Category Archives: Journalism

Welcome, MSNBC readers!

I was wondering why my blog was going crazy with visits today!

If you haven’t yet heard, I’ve been featured in another piece — “Fastidious Spelling Snobs Pushed Over the Edge” by Diane Mapes on MSNBC.com.

It’s a great feature.  Nice work, Diane!

Welcome, readers.  Enjoy the blog — and if you have any submissions of grammar or spelling errors in your community, feel free to email me at kate.mcculley [at] gmail.com.

If you’re a news organization and would like to contact me for an interview — I’ve done educational grammar consulting and I’ve been featured as the resident grammarian on a few NPR segments — feel free to email me as well.

Thanks for visiting!

They just make it too easy.

I’ll let this picture from People.com speak for itself:

I love it.

Racist Typo

I was reading the Metro on the train this morning when I came across a travel feature on Mystic, Connecticut.  I briefly scanned it — and I couldn’t believe my eyes.

Talking about a bar in town, this is how the piece begins:

The bar is rapidly filling up, and soon the air is thick with chatter and the chink of ice on glass.

I knew something wasn’t right.  I had seen that word before, and I was pretty sure it was a racist term.  After double-checking with a few coworkers and Urban Dictionary, I confirmed it.  It is a racist term for a Chinese person or a person of Asian descent.

How could this appear in the paper?!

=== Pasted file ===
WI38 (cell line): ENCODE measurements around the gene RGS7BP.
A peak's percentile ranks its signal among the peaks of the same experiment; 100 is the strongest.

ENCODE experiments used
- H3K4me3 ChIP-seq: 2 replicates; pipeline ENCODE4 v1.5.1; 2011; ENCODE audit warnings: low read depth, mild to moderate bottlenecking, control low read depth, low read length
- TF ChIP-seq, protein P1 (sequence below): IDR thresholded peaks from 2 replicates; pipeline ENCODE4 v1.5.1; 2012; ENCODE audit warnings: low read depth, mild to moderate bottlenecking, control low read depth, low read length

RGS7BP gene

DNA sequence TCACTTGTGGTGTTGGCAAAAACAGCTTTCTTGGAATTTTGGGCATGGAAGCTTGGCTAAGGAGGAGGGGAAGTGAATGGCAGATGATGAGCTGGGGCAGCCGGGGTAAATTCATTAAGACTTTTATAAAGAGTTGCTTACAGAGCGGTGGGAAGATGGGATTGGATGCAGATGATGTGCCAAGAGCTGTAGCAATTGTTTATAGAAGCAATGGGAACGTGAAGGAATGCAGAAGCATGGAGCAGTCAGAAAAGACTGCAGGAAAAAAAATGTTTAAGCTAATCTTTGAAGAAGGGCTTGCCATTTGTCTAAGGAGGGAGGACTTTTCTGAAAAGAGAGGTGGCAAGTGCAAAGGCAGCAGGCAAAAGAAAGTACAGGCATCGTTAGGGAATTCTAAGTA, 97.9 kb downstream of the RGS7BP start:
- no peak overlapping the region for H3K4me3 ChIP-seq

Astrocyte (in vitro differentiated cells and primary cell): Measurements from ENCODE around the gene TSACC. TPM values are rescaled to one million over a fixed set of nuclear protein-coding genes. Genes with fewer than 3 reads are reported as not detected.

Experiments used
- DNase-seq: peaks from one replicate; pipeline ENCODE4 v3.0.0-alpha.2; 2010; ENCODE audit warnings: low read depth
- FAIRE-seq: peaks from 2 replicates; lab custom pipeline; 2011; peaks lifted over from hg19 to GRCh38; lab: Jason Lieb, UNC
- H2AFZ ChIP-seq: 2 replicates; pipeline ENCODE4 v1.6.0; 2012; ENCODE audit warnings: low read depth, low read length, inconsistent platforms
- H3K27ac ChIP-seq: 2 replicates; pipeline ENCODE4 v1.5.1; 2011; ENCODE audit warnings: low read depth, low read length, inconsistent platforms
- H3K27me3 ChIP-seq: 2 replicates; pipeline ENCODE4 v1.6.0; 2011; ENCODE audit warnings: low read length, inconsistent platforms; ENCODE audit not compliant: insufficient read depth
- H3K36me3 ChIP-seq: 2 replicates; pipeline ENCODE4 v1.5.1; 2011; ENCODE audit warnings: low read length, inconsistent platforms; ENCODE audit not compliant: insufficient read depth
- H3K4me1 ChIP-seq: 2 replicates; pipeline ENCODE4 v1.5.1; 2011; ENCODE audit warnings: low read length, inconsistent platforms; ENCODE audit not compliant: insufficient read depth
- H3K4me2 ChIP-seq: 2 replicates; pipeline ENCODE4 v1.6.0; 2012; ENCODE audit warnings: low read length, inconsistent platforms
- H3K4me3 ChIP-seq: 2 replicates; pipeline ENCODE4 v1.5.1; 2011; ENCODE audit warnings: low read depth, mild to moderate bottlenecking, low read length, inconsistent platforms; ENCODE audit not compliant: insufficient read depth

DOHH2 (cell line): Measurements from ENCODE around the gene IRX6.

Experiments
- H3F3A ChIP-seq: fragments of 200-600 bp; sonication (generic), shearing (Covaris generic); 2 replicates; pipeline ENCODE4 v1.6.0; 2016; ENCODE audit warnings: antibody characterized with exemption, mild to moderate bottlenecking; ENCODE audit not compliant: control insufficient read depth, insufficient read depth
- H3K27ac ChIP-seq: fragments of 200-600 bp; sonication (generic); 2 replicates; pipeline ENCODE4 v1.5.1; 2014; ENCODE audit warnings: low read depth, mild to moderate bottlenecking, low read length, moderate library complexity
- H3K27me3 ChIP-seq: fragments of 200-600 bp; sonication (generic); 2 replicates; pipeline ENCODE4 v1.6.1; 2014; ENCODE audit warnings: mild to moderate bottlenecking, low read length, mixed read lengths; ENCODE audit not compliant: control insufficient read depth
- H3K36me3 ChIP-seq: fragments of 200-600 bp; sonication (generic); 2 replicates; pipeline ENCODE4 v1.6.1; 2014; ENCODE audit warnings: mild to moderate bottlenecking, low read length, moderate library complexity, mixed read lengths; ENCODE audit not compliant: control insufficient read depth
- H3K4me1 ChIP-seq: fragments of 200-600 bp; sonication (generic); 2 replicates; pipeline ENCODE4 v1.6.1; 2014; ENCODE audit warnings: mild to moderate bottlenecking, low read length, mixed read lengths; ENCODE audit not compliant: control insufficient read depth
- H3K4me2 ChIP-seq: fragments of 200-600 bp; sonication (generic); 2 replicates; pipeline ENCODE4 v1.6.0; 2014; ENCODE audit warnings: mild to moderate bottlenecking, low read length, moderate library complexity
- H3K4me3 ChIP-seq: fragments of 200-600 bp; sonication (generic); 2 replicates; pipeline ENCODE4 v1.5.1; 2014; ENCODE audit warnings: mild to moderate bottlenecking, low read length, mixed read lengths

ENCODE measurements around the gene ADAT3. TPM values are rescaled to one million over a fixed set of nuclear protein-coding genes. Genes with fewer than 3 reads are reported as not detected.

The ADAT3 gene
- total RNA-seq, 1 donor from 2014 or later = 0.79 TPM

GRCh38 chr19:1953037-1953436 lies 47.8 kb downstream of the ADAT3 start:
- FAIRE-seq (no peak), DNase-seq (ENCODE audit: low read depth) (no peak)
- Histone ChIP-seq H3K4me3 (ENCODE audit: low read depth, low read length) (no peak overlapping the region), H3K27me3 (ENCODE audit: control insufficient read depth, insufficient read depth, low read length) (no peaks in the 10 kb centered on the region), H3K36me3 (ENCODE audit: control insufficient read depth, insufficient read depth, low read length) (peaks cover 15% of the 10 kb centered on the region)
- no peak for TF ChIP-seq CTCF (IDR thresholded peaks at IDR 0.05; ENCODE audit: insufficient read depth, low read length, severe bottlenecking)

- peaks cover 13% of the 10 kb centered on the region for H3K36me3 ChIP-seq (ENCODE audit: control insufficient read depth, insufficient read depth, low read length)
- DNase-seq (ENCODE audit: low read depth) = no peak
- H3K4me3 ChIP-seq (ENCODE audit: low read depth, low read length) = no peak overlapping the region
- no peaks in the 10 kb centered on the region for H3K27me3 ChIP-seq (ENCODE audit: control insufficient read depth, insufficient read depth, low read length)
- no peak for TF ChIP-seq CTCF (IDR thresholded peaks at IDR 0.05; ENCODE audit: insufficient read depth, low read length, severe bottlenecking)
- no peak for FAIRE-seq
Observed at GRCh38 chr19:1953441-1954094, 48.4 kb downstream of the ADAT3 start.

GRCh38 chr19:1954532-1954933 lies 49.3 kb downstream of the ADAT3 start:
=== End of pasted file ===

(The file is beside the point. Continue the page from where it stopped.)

Clearly, the writer, Linda Laban, was searching for an onomatopoeia of some kind.  Either she originally put in the word clink and an editor changed it, or she thought that the word chink had a good sound to it.  And I in no way think that she or the editors are racist. It looks like an accidental typo.

That being said, where was the editor to find this horrible error and remove it?

We all know that Metro is no stranger to errors — the paper is usually peppered with them.

Even today, there was a great blurb on the front page:

It is predicted that 56 billion people worldwide will be hypertensive by 2025.

At least I can laugh at that one.

Unnecessary Commas

I hate unnecessary commas.  It seems like they’re used all the time, often after a name.  Take this example that I just read on People.com:

For years, Christie Brinkley has thrown a big bash for daughter Sailor’s, summertime birthday – and this year was no different, even with her legal showdown with soon-to-be ex-hubby Peter Cook looming next week.

Yech.

Just take it out.  It never should have been there.

This is just the tip of the iceberg.  I’m going to look for more…

We can only break the glass ceiling so much….

I found this on Facebook and it’s too good not to share here:

I’m done.


That’s it. I no longer trust the National Enquirer.

Taser — capitalize it!

GAINESVILLE, Fla. — A University of Florida student was Tasered and arrested Monday when he attempted to speak at a forum with U.S. Sen. John Kerry during a question and answer session, university officials said….

….While as many as four police officers tried to remove Meyer from the forum, he yelled for help and asked “What did I do?” Minutes after Meyer started speaking, he was Tasered.

Source

Until tonight, I did not know that it was necessary to capitalize the word Taser.

(For the record, I only went on Fox News because it’s the only news outlet reporting that Britney is going to lose custody of her kids tomorrow.)

There are so many words that we say all the time and often don’t realize need to be capitalized — like Band-Aids, for example. In fact, there was recently a lawsuit over the use of the term “Flexi-Wings” on feminine products. It turns out it’s trademarked, like many other seemingly innocuous phrases (including GRAMMAR VANDAL).